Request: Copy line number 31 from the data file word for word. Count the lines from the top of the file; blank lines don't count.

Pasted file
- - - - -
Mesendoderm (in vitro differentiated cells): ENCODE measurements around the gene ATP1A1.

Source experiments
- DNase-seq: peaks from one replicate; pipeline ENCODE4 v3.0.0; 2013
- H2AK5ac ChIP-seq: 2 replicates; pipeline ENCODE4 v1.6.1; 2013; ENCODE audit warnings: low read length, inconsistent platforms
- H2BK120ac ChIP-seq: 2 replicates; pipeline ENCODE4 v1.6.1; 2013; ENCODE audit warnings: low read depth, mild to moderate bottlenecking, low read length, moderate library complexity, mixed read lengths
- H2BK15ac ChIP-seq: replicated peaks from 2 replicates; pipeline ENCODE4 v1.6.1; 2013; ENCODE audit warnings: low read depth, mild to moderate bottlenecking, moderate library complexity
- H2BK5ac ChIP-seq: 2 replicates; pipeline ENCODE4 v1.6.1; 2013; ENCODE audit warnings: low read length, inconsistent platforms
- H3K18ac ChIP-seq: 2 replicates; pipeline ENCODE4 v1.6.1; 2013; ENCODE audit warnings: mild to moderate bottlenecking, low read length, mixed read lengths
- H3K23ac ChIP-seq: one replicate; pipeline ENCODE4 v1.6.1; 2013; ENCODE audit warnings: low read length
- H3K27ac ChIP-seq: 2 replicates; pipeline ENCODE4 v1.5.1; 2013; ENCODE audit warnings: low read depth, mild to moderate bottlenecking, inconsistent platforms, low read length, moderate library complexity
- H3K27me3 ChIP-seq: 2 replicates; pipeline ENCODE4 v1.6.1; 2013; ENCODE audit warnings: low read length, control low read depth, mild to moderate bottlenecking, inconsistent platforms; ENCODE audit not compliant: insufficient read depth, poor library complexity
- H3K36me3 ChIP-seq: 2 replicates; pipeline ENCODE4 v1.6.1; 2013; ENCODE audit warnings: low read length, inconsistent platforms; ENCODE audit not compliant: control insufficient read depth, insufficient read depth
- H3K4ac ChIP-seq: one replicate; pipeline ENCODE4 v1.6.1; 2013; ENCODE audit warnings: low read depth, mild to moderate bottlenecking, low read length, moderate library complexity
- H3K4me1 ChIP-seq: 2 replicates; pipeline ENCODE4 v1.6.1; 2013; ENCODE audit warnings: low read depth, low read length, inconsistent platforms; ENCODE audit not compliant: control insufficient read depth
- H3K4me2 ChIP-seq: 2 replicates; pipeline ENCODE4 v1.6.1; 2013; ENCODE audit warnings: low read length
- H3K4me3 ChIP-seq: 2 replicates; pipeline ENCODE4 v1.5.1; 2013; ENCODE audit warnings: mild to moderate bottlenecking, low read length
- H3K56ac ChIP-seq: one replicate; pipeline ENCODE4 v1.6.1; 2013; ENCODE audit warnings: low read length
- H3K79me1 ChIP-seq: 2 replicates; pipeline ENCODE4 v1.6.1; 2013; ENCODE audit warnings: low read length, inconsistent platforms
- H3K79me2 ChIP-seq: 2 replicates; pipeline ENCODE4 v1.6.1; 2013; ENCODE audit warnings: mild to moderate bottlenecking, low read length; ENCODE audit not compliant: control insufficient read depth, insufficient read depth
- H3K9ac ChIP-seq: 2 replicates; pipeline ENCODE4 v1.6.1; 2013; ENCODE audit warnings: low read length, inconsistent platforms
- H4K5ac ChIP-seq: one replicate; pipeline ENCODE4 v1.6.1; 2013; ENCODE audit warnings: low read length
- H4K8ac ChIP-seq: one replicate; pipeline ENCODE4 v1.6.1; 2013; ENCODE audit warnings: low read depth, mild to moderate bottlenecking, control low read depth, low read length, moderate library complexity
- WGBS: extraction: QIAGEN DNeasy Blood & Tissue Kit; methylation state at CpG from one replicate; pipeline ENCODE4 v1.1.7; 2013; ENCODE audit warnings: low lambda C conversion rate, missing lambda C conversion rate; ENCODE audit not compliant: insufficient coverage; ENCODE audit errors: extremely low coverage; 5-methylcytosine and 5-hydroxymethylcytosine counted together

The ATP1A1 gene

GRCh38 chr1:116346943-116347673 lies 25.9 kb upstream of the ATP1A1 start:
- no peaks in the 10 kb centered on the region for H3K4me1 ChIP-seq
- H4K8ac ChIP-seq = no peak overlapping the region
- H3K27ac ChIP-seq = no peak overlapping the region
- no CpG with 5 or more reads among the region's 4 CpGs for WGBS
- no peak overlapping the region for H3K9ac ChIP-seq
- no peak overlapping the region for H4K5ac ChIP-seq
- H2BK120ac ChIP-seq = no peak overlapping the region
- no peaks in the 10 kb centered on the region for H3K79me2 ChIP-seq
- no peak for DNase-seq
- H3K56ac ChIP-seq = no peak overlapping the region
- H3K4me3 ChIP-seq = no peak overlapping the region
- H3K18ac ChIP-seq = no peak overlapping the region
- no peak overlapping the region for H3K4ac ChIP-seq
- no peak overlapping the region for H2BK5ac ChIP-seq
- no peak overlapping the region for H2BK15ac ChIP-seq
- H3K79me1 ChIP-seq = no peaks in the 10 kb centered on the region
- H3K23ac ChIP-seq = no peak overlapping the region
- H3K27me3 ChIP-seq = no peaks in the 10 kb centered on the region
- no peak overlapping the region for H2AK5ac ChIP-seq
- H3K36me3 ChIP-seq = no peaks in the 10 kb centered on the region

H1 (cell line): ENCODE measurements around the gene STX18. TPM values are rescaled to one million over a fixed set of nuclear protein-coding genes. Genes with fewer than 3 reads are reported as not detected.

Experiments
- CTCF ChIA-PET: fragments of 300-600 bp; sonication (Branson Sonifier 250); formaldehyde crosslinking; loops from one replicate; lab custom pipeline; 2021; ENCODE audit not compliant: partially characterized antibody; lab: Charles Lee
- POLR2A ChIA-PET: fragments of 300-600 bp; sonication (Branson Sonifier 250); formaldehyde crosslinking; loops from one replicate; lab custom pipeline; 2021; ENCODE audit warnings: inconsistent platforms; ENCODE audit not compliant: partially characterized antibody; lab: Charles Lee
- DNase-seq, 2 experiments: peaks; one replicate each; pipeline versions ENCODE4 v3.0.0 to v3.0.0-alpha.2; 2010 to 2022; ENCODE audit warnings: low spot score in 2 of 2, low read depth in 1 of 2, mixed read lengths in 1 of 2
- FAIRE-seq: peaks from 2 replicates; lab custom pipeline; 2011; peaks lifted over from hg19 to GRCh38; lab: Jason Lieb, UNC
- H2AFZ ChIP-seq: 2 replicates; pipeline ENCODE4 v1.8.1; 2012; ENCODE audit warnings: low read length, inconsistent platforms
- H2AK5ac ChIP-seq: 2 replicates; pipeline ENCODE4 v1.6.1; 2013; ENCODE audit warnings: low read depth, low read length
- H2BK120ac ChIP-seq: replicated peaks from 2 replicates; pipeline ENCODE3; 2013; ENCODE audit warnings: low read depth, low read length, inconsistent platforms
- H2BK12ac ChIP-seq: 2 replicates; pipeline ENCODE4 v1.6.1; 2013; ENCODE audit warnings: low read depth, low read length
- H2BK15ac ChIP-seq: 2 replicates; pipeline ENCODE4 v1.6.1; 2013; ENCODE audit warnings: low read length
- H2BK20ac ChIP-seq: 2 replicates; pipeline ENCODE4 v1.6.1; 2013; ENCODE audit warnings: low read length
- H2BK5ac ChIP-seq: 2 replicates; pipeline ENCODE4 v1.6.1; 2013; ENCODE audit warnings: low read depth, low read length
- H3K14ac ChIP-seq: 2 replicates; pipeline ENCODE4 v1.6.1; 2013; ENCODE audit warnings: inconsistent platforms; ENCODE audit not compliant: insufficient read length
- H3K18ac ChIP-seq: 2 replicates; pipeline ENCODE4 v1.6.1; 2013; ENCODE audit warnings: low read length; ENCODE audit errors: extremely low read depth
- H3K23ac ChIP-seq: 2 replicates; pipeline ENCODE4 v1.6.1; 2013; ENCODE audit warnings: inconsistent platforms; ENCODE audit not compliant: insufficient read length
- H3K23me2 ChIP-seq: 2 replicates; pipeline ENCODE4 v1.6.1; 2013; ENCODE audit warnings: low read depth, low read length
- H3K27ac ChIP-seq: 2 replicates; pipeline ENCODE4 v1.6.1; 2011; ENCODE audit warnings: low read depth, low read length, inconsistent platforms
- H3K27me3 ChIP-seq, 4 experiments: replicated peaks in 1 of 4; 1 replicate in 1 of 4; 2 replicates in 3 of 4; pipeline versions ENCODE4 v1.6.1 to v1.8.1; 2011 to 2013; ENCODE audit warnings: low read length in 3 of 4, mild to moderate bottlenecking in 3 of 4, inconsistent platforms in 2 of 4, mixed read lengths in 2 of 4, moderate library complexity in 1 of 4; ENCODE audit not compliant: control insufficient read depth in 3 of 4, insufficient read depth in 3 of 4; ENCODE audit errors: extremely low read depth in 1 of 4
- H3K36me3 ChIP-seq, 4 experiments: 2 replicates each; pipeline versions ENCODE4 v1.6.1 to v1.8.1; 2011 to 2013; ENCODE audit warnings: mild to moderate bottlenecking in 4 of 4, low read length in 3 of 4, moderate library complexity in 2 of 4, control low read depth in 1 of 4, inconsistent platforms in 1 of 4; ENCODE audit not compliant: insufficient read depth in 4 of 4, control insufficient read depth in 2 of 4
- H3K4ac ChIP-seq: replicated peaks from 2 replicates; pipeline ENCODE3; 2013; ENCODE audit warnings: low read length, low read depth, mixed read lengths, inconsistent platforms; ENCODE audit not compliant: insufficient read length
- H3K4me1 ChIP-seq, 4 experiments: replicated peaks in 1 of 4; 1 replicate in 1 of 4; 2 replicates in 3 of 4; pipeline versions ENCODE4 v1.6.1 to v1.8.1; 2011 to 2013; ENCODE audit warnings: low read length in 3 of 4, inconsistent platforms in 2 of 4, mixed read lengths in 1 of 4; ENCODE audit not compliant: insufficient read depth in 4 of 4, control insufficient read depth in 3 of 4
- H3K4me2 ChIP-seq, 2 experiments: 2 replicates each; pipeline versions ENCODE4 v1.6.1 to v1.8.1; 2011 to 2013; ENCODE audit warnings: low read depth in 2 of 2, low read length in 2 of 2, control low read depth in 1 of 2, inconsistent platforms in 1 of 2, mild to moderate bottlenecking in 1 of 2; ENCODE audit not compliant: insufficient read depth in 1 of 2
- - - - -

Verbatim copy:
- no peak overlapping the region for H4K5ac ChIP-seq